Blake Nelson: Yeah, that pressure wasn’t there. There are a couple ways you start a book, and the one way I start a book is, if I have a title I like, I try to write a book about it. And so I had this idea, Antoinette Trainwreck. I liked how those two words went together. And this was before the movie Trainwreck, and so I thought, Wow, nobody’s using trainwreck yet, I could title a book, Antoinette Trainwreck… So I wrote a whole book about that, with this boy talking about Antoinette Trainwreck, and then we sold it to Simon & Schuster, who I had not been back with since Girl.

So we give it to the [editor] and she likes it, and my agent says, “Well, how are you going to promote it?” And she looks at the book and she says, “I’m going to change the title to Boy, and we’re going to re-release Girl.”

Rumpus: Wow!

Nelson: And so my agent and I were like, “Okay!”

Rumpus: That’s amazing! That’s so funny. The whole time I just assumed… So, did you have Girl in your head at all?

Nelson: No, not at all. But it’s so funny because they always say every writer only has one story that they’re trying to tell. So it kind of was the same story.

Rumpus: How well do you need to get to know your characters in order to understand how to write them? Did you feel like you had to get to know Gavin really well first before you started writing him?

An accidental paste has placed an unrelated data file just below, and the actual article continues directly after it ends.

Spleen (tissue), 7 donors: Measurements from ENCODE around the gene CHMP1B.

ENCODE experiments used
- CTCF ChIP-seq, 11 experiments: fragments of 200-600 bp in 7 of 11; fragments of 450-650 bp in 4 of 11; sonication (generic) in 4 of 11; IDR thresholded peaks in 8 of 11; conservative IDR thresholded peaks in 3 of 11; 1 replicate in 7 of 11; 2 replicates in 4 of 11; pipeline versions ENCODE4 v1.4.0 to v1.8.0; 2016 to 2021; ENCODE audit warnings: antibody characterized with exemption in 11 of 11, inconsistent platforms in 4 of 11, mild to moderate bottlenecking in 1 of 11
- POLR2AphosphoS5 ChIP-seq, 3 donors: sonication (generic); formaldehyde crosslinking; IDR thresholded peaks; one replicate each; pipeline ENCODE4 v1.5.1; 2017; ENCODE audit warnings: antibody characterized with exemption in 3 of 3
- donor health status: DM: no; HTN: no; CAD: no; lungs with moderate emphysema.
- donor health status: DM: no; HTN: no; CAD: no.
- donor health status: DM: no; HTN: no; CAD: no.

Nelson: No, I never do that. I never figure out who they are and then introduce them. I always introduce them and then start to figure out who they are.

Rumpus: Yeah, that makes sense.

Nelson: Like, for me, usually… the first time somebody talks, I don’t know what they’re going to say, I just start writing it—and then they say who they are by what they say. I don’t think, Well, this is an introspective person. I just, whatever they say, then that’s who they are.

Rumpus: Like they’re revealing themselves to you?

Nelson: Yeah. And it’s sort of a math equation because in any group of people, like, let’s say there are four girls who are friends. Inevitably, one of them is going to be sort of the bossy, leader one, one of them will be the shy one; you know, they’ll sort themselves out. I don’t really have to do it myself. I don’t have to think about it ahead of time. I can just introduce them, and they’ll start interacting and then they’ll reveal who they are.